Thanks to the dry weather, Iowa farmers are well ahead of schedule for the fall harvest.
With nearly seven days of what's considered suitable field work, this week's crop report from the U.S. Department of Agriculture shows soybeans are 30% harvested—19 days ahead of last year and 12 days ahead of the rolling average.
It's also the farthest along the harvest has been in eight years.
Corn harvest is underway primarily in northwest Iowa, but statewide producers are at at 12% picked—three weeks ahead of last year, nine days ahead of the rolling average and also the most progress seen since 2012.
As far as what farmers are seeing, soybeans are exceeding expectations, albeit down from last year. Beans appear to have weathered the drought quite well.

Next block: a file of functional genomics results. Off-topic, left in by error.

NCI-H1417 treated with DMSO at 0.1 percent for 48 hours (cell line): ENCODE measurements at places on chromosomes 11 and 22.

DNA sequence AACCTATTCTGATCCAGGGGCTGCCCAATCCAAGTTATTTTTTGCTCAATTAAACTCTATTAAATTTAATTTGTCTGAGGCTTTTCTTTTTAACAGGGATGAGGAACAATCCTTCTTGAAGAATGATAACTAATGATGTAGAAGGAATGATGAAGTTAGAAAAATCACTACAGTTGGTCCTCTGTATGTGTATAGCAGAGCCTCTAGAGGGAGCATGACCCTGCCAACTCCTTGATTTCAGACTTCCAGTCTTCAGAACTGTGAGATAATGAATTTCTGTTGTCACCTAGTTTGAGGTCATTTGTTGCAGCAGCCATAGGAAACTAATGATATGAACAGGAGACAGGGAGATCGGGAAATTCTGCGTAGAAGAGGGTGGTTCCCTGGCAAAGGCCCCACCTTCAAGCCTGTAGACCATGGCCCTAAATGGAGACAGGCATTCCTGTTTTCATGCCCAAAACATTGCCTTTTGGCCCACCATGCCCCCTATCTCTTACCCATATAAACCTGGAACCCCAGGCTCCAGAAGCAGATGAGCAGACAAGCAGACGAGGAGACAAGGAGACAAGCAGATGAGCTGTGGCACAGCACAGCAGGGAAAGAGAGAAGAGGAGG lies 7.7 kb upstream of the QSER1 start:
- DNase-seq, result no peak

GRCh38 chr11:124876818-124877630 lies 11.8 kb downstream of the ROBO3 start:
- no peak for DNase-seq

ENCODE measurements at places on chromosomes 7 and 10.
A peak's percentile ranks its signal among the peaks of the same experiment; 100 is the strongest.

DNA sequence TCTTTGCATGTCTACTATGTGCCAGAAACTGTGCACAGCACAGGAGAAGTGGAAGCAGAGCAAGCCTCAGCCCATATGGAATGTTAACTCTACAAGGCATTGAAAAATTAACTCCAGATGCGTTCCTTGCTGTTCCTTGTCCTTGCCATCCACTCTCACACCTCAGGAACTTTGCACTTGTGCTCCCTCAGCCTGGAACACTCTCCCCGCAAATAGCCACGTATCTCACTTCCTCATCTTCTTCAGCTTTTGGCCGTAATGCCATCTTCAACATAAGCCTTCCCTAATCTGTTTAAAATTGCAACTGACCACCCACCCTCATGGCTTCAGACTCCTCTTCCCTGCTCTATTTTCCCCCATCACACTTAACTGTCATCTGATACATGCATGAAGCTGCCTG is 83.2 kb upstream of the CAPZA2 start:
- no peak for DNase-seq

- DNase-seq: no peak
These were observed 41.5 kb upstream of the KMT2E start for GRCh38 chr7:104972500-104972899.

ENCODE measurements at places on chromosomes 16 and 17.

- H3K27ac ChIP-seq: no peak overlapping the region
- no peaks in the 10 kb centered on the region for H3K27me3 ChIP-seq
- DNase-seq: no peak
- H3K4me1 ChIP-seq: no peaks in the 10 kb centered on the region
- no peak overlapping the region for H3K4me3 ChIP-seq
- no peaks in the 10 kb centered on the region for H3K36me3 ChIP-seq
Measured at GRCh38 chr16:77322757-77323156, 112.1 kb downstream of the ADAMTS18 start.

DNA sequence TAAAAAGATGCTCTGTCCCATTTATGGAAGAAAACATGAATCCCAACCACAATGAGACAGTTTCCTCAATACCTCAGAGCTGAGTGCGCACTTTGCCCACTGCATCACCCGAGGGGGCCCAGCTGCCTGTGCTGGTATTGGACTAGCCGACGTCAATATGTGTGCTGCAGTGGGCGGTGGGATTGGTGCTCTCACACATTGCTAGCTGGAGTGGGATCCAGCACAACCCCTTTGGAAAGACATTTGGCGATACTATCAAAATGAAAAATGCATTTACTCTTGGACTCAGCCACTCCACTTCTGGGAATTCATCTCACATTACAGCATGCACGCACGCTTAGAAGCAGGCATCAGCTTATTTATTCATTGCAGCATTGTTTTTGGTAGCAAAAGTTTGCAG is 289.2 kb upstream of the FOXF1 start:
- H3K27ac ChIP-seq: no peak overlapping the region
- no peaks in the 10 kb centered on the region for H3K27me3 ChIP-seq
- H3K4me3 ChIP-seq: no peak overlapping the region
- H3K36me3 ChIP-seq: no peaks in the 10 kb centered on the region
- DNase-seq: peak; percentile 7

But it varies.
Early estimates are down anywhere from two to 10% from a year ago. Thankfully, prices have helped.
The opposite is true for corn.
Farmers tell Local 5 that areas with lighter soil planted as corn fields again this year are down anywhere from 10 to 30% and some areas are worse.
According to Don Roose with U.S. Commodities, fields impacted by the derecho are worse off for corn. Farmers are making multiple passes to pick up their crop, with costs adding up quick as roughly 300,000 Iowa acres were taken out from the Aug. 10 storm.